5. An assembly according to claim 1, wherein the vibration-absorbing layer comprising a fillet of a thixotropic elastomer sealing one side of the gap between the circuit board and the spine, and a layer of a silicon elastomer filling a remaining part of the gap between the circuit board and the spine.
6. An assembly according to claim 1, wherein the spine is substantially semicircular in section, the holding surface being a curved surface having an outer radius matching the radius of the inside surface of the tube within which the assembly is to be accommodated, and the support surface being a flat surface.
7. An assembly according to claim 1, which further includes support posts for acting between the circuit board and the inside wall of the tube on the opposite side of the circuit board to the support spine.
8. An assembly according to claim 7, wherein the support posts are spaced at equal intervals along the longitudinal axis of the spine.
9. An assembly according to claim 7, wherein the support posts are capped with rubber bumpers for engaging the inside wall of the tube.
Description
CROSS REFERENCE

This application is a continuation-in-part application of co-pending U.S. Pat. application Ser. No. 854,367 filed Apr. 21, 1986, now U.S. Pat. No. 4,694,555.

BACKGROUND OF THE INVENTION

This invention relates to assemblies for supporting electrical circuit boards within tubes, and is concerned more particularly, but not exclusively, with assemblies for supporting circuit boards within measurement probes to be accommodated down-hole in a borehole such that the circuit boards are substantially resistant to mechanical vibration and shock.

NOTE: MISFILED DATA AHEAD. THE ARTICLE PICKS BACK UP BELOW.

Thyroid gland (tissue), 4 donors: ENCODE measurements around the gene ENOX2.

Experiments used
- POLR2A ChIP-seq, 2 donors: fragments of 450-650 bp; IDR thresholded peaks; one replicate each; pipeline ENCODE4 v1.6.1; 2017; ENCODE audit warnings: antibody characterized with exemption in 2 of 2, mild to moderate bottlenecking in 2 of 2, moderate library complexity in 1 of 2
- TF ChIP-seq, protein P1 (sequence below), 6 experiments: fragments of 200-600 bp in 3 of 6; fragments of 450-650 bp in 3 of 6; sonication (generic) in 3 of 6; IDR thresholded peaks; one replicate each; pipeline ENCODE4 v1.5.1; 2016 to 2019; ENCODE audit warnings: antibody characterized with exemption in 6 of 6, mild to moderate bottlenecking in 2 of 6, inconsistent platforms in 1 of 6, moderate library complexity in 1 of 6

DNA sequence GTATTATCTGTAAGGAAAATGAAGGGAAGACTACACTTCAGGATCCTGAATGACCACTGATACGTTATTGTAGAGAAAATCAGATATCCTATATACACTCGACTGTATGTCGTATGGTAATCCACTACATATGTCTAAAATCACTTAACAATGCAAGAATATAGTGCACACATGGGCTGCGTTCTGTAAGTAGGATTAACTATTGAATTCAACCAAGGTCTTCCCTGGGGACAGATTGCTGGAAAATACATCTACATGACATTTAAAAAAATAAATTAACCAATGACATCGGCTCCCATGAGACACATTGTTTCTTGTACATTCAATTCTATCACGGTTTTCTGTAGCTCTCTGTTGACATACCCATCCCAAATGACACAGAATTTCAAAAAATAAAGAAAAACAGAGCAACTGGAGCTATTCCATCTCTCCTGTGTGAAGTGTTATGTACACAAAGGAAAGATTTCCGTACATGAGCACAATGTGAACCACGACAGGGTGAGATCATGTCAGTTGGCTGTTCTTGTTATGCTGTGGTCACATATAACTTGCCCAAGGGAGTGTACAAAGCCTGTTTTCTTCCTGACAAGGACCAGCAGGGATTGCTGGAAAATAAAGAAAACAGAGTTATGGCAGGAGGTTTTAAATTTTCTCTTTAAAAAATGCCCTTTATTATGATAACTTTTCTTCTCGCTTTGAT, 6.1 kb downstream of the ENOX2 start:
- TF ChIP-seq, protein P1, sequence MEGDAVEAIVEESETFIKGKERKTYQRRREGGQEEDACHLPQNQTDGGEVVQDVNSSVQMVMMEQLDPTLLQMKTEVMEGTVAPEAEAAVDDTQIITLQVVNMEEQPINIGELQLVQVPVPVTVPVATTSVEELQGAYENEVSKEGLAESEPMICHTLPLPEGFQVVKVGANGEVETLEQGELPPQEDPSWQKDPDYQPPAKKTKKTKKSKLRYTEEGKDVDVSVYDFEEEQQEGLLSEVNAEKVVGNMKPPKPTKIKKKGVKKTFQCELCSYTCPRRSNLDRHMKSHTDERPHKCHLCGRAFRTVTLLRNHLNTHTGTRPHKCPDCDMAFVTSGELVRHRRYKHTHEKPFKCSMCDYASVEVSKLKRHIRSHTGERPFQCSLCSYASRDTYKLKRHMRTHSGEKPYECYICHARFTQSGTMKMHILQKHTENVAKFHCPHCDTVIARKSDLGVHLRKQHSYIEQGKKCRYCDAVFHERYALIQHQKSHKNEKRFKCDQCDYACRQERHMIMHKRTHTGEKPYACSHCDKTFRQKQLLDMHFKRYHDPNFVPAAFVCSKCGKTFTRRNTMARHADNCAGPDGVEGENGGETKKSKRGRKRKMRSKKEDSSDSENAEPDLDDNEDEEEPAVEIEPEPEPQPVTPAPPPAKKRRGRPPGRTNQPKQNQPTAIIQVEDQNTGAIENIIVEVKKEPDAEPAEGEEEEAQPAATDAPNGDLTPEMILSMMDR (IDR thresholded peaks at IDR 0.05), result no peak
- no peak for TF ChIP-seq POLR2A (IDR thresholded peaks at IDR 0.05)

In the surveying of boreholes various measurements are taken down-hole and are processed prior to being transmitted to the surface, for example by means of a mud-pulse signalling transmitter. The appropriate measuring instrumentation and processing circuitry is mounted within a drill collar incorporated in the drill string in the vicinity of the drill bit. More particularly the circuit boards accommodating the measurement and processing circuitry are suppored within an elongate tube which is in turn mounted within a sleeve by means of a pivotal coupling at one end to allow limited pivotal movement of the probe within the sleeve. The sleeve is then itself mounted within the drill collar with the interposition of a suitable damping medium between the outside of the sleeve and inside wall of the drill collar.

In operation of such instrumentation downhole, however, the circuit boards are subjected to very high levels of vibration and this can lead to the creation of strains at the junctions between the circuit components and the circuit boards which can eventually result in fatigue failures at these junctions. Such failures are an important cause of malfunction within measurement probes down-hole.